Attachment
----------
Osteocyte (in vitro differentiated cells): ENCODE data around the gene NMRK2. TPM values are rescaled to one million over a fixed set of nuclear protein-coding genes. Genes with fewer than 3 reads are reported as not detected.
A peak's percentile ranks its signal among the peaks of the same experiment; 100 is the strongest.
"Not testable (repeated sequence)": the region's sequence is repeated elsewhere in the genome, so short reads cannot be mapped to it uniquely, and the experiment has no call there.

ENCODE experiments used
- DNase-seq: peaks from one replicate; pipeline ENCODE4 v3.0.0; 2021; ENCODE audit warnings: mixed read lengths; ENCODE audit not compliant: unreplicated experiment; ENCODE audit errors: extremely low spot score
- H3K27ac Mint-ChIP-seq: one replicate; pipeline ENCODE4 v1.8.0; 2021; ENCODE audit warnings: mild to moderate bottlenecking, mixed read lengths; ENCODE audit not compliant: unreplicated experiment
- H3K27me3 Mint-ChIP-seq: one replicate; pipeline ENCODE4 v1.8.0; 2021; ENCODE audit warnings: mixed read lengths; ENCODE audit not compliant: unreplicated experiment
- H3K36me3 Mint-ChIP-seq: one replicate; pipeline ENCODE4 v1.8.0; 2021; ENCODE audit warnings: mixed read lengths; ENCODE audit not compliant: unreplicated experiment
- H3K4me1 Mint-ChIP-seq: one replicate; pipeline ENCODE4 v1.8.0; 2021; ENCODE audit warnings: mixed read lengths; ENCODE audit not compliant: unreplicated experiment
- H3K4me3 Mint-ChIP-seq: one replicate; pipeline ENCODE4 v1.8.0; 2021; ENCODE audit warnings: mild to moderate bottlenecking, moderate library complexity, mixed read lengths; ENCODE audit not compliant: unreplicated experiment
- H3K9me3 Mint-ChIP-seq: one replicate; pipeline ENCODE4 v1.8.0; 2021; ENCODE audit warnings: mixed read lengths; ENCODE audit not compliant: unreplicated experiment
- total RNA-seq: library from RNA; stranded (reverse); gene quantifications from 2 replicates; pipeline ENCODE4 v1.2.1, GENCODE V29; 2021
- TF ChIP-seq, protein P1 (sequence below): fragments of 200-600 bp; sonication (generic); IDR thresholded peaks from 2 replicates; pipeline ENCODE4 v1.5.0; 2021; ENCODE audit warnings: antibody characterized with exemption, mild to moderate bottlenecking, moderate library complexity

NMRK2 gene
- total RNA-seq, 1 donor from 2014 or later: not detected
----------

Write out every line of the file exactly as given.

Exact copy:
Osteocyte (in vitro differentiated cells): ENCODE data around the gene NMRK2. TPM values are rescaled to one million over a fixed set of nuclear protein-coding genes. Genes with fewer than 3 reads are reported as not detected.
A peak's percentile ranks its signal among the peaks of the same experiment; 100 is the strongest.
"Not testable (repeated sequence)": the region's sequence is repeated elsewhere in the genome, so short reads cannot be mapped to it uniquely, and the experiment has no call there.

ENCODE experiments used
- DNase-seq: peaks from one replicate; pipeline ENCODE4 v3.0.0; 2021; ENCODE audit warnings: mixed read lengths; ENCODE audit not compliant: unreplicated experiment; ENCODE audit errors: extremely low spot score
- H3K27ac Mint-ChIP-seq: one replicate; pipeline ENCODE4 v1.8.0; 2021; ENCODE audit warnings: mild to moderate bottlenecking, mixed read lengths; ENCODE audit not compliant: unreplicated experiment
- H3K27me3 Mint-ChIP-seq: one replicate; pipeline ENCODE4 v1.8.0; 2021; ENCODE audit warnings: mixed read lengths; ENCODE audit not compliant: unreplicated experiment
- H3K36me3 Mint-ChIP-seq: one replicate; pipeline ENCODE4 v1.8.0; 2021; ENCODE audit warnings: mixed read lengths; ENCODE audit not compliant: unreplicated experiment
- H3K4me1 Mint-ChIP-seq: one replicate; pipeline ENCODE4 v1.8.0; 2021; ENCODE audit warnings: mixed read lengths; ENCODE audit not compliant: unreplicated experiment
- H3K4me3 Mint-ChIP-seq: one replicate; pipeline ENCODE4 v1.8.0; 2021; ENCODE audit warnings: mild to moderate bottlenecking, moderate library complexity, mixed read lengths; ENCODE audit not compliant: unreplicated experiment
- H3K9me3 Mint-ChIP-seq: one replicate; pipeline ENCODE4 v1.8.0; 2021; ENCODE audit warnings: mixed read lengths; ENCODE audit not compliant: unreplicated experiment
- total RNA-seq: library from RNA; stranded (reverse); gene quantifications from 2 replicates; pipeline ENCODE4 v1.2.1, GENCODE V29; 2021
- TF ChIP-seq, protein P1 (sequence below): fragments of 200-600 bp; sonication (generic); IDR thresholded peaks from 2 replicates; pipeline ENCODE4 v1.5.0; 2021; ENCODE audit warnings: antibody characterized with exemption, mild to moderate bottlenecking, moderate library complexity

NMRK2 gene
- total RNA-seq, 1 donor from 2014 or later: not detected